From Sag Harbor to English Harbour, the synergy between a pair of sailing communities 1,700 miles apart was on full display in Noyac Bay over the weekend.
A total of 24 boats competed on Saturday in the Antigua and Barbuda Hamptons Challenge sailing regatta, an event that pushed forward despite the loss of its organizer, Rob Roden, who passed away exactly one week earlier.
Roden was remembered later that evening during a lively after party at Havens Beach for his efforts to bridge the sailing communities on Long Island with the twin-island Caribbean nation of Antigua and Barbuda.
Philip Walters, a member of the Lloyd Harbor Yacht Club in Huntington, sailed August Sky to victory and won the grand prize of an all-expenses paid trip to compete in Antigua Sailing Week in April of next year. Walters’ corrected time of 1:38:32 was 11 minutes faster than the second-place finisher, Seventh Heaven, captained by Greg and Jennifer Ames out of the Breakwater Yacht Club.
“Sailing week is important to us. It’s the fifth largest sailing regatta in the world,” said Colin C. James, the chief executive officer of Antigua and Barbuda’s tourism board, who was in Sag Harbor for the weekend. “The fun part is the after-sail parties. There’s parties after parties. This year will be our 52ndSailing Week. It’s a huge part of our economy.”
George Martin and Osprey finished third on Saturday with a corrected time of 1:39:44. Complete results are available online at antiguabarbudahamptonschallenge.com.
“I’ve sailed a bunch of Caribbean regattas and Antigua Sailing Week is, by far, the best Caribbean regatta you will sail,” said Jim Ryan, who won the event twice before. “Antigua has mountains, fantastic restaurants, you can walk to everything. I will be there this year, because my wife said we are going to Antigua whether you win or don’t win.”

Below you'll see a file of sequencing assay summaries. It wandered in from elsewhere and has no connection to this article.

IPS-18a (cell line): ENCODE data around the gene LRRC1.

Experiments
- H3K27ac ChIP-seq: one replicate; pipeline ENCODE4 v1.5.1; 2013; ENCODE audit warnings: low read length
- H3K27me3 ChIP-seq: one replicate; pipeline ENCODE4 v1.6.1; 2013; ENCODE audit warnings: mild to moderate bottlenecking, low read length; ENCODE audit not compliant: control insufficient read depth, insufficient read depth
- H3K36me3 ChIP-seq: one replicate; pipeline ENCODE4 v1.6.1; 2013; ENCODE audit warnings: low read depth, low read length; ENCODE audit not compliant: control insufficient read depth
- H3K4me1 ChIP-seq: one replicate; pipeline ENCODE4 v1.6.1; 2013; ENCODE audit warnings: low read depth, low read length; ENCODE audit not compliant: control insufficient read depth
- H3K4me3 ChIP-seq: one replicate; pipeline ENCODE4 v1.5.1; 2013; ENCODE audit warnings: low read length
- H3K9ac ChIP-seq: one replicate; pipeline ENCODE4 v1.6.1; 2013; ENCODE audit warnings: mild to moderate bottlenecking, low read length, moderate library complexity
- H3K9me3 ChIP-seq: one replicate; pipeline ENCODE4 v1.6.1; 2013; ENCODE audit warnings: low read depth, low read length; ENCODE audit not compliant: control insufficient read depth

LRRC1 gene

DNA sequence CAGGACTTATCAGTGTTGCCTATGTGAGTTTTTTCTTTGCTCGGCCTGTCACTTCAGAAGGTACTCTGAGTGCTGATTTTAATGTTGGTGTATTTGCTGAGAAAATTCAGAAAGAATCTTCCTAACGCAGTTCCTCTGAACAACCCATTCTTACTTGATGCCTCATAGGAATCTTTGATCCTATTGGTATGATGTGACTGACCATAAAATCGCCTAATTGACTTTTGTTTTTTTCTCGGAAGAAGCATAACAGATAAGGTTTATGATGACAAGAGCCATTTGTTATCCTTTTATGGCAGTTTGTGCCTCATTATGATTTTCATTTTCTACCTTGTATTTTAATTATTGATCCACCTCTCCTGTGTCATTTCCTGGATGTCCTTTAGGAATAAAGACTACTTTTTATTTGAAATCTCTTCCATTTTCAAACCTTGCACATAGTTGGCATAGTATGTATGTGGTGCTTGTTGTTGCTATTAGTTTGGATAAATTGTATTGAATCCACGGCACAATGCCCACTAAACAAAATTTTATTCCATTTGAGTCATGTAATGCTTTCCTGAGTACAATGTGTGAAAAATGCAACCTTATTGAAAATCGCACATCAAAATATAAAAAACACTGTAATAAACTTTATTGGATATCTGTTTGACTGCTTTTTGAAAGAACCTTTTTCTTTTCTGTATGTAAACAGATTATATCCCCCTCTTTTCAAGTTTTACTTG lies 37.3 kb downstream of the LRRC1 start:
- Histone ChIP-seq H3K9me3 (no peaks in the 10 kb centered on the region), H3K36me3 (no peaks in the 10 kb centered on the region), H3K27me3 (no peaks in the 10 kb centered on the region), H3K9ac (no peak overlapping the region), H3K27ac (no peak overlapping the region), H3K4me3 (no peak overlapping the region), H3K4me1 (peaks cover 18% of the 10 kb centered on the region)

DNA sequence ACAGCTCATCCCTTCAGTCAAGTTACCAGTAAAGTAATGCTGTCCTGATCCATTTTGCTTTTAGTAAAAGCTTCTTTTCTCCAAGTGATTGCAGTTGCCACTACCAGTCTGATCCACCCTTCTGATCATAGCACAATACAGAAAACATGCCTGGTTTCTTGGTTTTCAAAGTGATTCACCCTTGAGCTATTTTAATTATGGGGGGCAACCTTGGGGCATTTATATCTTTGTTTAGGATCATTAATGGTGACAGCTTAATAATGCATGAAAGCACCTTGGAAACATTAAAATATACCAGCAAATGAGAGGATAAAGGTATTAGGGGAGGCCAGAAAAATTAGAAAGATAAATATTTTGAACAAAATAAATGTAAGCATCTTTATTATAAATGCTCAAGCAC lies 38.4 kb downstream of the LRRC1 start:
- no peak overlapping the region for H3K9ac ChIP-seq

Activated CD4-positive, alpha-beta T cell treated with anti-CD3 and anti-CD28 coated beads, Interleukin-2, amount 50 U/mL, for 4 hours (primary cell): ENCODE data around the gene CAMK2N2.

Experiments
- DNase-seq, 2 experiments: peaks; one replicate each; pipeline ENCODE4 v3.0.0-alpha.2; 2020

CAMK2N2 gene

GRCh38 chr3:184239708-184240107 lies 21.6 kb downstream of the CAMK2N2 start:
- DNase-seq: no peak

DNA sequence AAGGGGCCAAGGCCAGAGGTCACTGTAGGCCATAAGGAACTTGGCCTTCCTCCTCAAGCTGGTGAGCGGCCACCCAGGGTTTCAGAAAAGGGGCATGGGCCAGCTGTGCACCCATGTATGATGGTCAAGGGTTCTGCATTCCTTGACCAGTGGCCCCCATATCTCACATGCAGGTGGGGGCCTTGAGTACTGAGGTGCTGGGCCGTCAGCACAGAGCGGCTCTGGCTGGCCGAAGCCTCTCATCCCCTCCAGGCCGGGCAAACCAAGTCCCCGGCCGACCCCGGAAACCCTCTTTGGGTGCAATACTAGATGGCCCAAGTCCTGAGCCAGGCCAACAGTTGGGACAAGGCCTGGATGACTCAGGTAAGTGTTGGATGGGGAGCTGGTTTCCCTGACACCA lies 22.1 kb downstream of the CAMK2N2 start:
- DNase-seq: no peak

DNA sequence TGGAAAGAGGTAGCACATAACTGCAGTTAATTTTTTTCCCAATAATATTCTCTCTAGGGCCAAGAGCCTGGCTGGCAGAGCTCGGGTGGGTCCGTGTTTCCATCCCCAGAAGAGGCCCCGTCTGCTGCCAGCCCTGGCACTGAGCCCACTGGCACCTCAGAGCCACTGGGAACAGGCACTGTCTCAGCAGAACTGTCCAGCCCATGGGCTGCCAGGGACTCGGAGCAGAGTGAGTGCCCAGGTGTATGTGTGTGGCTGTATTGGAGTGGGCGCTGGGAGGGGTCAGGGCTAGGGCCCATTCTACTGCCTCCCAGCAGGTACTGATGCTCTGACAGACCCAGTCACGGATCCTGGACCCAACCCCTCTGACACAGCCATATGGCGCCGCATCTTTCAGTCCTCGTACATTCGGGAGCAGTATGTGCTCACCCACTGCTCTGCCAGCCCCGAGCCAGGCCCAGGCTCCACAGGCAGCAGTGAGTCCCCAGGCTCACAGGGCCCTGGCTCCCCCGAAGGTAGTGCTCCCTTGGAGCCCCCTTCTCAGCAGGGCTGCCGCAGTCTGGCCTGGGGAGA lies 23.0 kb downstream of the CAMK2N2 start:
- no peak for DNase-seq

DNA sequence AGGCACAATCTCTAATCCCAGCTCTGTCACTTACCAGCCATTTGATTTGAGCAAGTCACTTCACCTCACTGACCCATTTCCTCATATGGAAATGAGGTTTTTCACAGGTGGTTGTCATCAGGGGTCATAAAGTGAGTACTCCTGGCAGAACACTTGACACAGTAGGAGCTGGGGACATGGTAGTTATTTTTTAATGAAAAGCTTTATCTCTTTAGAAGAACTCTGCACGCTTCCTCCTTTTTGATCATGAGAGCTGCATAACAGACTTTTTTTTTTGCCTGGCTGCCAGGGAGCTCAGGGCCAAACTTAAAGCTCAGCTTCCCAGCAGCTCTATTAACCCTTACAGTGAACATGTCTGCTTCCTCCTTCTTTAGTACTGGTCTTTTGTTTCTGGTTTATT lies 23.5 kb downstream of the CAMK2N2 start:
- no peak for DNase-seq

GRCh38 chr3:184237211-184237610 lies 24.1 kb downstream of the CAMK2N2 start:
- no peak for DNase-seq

Antigua and Barbuda’s tourism minister, the Honorable Charles Henry Fernandez, was in Sag Harbor along with members of his country’s tourism authority and said he was excited to continue the Hamptons partnership, despite the loss of Roden, whose wife, Theresa, managed the event and helped make it a success.
“I was incredibly pleased with the race and the awards party on Saturday,” she said. “I was so moved that both the minister and Colin James honored Rob’s memory and legacy so publicly.”
Roden said that Minister Fernandez was so impressed with the sailing community in Sag Harbor and its commitment to youth sailing that he would spearhead an initiative to bring a team of youth sailors from Sag Harbor to Antigua to compete in the 2019 Optomist World Dingy Sailing Championships in Antigua in July of next year. “I will be working with the government of Antigua as well as Breakwater Yacht Club’s youth sailing and the Sag Harbor sailing team to help make this a reality,” she said.
Minister Fernandez said Antigua was spared the worst of last year’s hurricanes, but said that Barbuda was hit hard and the country is still rebuilding.
“Barbuda was wiped out, but there’s under 2,000 inhabitants,” he said. “We brought all of them to Antigua. We’ve been leading the charge for rebuilding the island and our team did a fantastic job of getting the message out that Antigua is still open for business.”